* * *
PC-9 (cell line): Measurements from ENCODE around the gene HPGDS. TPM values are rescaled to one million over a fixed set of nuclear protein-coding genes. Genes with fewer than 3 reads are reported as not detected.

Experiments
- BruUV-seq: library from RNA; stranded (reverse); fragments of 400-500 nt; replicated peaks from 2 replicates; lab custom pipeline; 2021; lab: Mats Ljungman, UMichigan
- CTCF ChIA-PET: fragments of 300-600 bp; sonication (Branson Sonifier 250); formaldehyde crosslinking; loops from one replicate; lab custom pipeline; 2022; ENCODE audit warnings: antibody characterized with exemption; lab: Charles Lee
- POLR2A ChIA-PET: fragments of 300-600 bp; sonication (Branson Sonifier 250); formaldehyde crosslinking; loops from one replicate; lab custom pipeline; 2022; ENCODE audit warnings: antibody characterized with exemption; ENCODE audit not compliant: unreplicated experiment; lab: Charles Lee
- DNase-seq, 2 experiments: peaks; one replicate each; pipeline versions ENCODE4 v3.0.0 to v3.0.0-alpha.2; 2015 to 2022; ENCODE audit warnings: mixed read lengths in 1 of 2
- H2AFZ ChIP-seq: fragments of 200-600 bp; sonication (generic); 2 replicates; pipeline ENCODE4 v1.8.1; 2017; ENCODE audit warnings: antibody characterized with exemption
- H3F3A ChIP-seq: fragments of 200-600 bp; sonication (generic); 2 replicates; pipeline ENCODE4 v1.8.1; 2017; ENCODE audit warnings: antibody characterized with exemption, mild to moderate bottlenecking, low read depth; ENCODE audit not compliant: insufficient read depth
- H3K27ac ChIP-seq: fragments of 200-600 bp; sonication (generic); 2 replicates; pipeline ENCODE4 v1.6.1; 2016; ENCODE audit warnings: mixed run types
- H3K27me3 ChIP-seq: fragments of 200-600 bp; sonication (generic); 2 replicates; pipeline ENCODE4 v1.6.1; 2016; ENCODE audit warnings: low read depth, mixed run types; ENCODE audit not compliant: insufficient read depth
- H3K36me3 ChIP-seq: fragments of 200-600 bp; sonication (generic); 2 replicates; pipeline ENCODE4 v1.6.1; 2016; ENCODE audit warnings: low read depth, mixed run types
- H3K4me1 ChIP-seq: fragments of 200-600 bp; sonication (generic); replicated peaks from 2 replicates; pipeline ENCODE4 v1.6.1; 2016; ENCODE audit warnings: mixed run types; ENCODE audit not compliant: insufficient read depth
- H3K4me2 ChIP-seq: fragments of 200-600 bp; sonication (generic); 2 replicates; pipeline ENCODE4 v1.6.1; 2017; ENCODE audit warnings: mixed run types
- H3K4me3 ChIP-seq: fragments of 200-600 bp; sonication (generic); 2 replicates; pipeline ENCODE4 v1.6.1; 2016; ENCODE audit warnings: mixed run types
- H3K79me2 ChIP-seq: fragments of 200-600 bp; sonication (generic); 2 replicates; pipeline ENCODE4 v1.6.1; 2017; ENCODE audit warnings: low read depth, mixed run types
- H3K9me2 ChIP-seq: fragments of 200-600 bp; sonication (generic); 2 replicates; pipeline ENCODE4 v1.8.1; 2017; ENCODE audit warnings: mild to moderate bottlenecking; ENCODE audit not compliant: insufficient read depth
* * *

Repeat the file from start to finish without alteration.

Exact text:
PC-9 (cell line): Measurements from ENCODE around the gene HPGDS. TPM values are rescaled to one million over a fixed set of nuclear protein-coding genes. Genes with fewer than 3 reads are reported as not detected.

Experiments
- BruUV-seq: library from RNA; stranded (reverse); fragments of 400-500 nt; replicated peaks from 2 replicates; lab custom pipeline; 2021; lab: Mats Ljungman, UMichigan
- CTCF ChIA-PET: fragments of 300-600 bp; sonication (Branson Sonifier 250); formaldehyde crosslinking; loops from one replicate; lab custom pipeline; 2022; ENCODE audit warnings: antibody characterized with exemption; lab: Charles Lee
- POLR2A ChIA-PET: fragments of 300-600 bp; sonication (Branson Sonifier 250); formaldehyde crosslinking; loops from one replicate; lab custom pipeline; 2022; ENCODE audit warnings: antibody characterized with exemption; ENCODE audit not compliant: unreplicated experiment; lab: Charles Lee
- DNase-seq, 2 experiments: peaks; one replicate each; pipeline versions ENCODE4 v3.0.0 to v3.0.0-alpha.2; 2015 to 2022; ENCODE audit warnings: mixed read lengths in 1 of 2
- H2AFZ ChIP-seq: fragments of 200-600 bp; sonication (generic); 2 replicates; pipeline ENCODE4 v1.8.1; 2017; ENCODE audit warnings: antibody characterized with exemption
- H3F3A ChIP-seq: fragments of 200-600 bp; sonication (generic); 2 replicates; pipeline ENCODE4 v1.8.1; 2017; ENCODE audit warnings: antibody characterized with exemption, mild to moderate bottlenecking, low read depth; ENCODE audit not compliant: insufficient read depth
- H3K27ac ChIP-seq: fragments of 200-600 bp; sonication (generic); 2 replicates; pipeline ENCODE4 v1.6.1; 2016; ENCODE audit warnings: mixed run types
- H3K27me3 ChIP-seq: fragments of 200-600 bp; sonication (generic); 2 replicates; pipeline ENCODE4 v1.6.1; 2016; ENCODE audit warnings: low read depth, mixed run types; ENCODE audit not compliant: insufficient read depth
- H3K36me3 ChIP-seq: fragments of 200-600 bp; sonication (generic); 2 replicates; pipeline ENCODE4 v1.6.1; 2016; ENCODE audit warnings: low read depth, mixed run types
- H3K4me1 ChIP-seq: fragments of 200-600 bp; sonication (generic); replicated peaks from 2 replicates; pipeline ENCODE4 v1.6.1; 2016; ENCODE audit warnings: mixed run types; ENCODE audit not compliant: insufficient read depth
- H3K4me2 ChIP-seq: fragments of 200-600 bp; sonication (generic); 2 replicates; pipeline ENCODE4 v1.6.1; 2017; ENCODE audit warnings: mixed run types
- H3K4me3 ChIP-seq: fragments of 200-600 bp; sonication (generic); 2 replicates; pipeline ENCODE4 v1.6.1; 2016; ENCODE audit warnings: mixed run types
- H3K79me2 ChIP-seq: fragments of 200-600 bp; sonication (generic); 2 replicates; pipeline ENCODE4 v1.6.1; 2017; ENCODE audit warnings: low read depth, mixed run types
- H3K9me2 ChIP-seq: fragments of 200-600 bp; sonication (generic); 2 replicates; pipeline ENCODE4 v1.8.1; 2017; ENCODE audit warnings: mild to moderate bottlenecking; ENCODE audit not compliant: insufficient read depth